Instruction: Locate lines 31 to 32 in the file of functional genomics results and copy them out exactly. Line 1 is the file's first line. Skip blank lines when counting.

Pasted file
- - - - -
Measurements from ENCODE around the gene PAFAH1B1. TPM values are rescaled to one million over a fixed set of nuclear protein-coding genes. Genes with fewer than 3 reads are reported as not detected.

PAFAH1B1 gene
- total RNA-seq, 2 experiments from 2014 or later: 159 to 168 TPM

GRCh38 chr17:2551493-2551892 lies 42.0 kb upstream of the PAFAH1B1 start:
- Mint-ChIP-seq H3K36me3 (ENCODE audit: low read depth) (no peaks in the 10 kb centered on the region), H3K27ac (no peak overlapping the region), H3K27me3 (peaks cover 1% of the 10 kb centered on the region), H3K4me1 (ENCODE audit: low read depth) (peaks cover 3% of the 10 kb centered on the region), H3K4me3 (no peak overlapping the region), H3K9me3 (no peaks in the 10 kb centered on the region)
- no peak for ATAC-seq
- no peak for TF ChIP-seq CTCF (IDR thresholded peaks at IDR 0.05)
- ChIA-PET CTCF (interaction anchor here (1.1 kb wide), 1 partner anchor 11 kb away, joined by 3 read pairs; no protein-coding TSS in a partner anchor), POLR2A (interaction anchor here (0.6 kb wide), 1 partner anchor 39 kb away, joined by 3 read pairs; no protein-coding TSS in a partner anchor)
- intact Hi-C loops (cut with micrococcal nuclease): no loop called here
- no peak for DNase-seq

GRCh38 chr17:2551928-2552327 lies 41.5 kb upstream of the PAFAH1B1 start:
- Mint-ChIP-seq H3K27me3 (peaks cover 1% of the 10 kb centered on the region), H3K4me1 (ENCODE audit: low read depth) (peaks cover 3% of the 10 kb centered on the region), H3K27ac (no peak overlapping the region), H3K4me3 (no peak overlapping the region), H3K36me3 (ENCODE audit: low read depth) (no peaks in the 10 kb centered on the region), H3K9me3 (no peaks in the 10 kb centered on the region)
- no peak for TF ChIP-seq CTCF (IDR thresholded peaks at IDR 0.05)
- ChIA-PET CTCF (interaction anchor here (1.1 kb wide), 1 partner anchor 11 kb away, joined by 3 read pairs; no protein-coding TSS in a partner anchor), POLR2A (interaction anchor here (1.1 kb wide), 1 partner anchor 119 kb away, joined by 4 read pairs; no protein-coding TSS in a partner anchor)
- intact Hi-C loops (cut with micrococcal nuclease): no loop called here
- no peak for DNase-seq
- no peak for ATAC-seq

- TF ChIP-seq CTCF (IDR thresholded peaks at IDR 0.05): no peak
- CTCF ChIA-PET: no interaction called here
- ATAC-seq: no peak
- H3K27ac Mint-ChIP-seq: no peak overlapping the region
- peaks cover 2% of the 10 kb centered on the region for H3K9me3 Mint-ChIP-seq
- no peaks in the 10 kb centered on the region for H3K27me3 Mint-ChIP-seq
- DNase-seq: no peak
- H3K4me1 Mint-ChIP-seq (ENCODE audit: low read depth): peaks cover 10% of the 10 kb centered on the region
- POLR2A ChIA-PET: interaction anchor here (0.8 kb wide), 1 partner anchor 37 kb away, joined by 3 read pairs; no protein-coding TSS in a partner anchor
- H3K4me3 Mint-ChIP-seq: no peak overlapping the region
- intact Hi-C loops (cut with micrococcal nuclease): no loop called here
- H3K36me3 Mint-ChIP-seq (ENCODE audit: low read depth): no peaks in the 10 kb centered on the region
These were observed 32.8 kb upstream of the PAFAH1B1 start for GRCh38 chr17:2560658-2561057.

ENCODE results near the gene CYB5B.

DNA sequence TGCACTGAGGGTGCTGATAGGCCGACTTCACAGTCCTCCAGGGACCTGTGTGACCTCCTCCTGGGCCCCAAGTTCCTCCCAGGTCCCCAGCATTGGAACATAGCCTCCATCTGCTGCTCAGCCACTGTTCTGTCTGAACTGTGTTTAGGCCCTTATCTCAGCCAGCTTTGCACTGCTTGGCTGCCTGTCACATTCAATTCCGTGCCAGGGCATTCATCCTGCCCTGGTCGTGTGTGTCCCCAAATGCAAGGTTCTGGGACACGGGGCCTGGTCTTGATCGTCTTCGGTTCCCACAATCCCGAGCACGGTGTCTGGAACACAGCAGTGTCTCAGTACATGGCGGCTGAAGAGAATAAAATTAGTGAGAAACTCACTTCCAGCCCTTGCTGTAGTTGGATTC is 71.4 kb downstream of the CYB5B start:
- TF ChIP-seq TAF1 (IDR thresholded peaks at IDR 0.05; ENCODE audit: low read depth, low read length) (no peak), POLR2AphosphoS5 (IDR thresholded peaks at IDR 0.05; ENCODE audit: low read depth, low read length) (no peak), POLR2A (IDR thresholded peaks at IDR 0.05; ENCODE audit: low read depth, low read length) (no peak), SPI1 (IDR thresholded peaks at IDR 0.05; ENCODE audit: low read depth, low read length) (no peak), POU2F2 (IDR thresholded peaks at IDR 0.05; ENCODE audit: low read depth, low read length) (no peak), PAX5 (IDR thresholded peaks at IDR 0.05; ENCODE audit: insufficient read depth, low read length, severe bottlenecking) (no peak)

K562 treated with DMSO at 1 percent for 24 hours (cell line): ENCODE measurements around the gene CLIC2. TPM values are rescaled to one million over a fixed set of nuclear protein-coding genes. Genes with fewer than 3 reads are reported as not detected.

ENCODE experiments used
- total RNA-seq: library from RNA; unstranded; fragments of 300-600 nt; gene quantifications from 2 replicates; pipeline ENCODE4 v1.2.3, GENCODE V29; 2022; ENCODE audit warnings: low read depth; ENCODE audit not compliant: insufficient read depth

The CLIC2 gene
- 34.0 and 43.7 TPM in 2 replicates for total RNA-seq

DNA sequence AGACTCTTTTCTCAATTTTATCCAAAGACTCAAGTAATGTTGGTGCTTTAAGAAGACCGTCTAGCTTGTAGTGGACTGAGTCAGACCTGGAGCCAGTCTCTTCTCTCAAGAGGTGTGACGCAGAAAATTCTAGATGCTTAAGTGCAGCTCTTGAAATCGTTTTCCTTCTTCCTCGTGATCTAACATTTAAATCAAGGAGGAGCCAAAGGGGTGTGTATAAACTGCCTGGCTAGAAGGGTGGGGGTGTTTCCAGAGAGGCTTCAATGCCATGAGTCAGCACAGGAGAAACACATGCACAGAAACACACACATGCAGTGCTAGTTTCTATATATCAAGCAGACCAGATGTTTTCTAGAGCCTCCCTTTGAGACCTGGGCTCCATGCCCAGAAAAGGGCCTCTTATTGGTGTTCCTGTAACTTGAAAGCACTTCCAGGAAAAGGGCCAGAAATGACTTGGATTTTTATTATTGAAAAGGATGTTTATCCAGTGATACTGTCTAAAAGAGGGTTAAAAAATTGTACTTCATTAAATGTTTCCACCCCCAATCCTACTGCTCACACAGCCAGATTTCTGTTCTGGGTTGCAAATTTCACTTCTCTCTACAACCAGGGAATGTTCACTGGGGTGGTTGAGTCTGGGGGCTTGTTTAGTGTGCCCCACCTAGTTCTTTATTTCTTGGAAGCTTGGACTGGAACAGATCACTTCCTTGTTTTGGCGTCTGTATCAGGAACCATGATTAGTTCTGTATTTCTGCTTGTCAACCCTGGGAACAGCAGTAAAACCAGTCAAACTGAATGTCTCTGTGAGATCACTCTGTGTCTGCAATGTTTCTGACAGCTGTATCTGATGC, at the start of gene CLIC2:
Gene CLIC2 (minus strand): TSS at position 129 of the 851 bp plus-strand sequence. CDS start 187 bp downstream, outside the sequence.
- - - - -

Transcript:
ENCODE results near the gene CYB5B.

DNA sequence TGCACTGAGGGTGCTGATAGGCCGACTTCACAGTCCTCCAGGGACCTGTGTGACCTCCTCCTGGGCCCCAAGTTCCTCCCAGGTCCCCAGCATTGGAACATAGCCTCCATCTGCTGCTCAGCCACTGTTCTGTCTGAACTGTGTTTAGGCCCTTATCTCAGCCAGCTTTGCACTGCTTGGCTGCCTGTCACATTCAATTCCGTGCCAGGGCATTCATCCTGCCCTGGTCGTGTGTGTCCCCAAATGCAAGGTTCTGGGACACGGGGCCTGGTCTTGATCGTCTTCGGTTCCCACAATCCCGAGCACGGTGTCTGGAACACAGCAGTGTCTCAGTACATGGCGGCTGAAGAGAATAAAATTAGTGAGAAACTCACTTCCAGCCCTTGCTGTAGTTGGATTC is 71.4 kb downstream of the CYB5B start: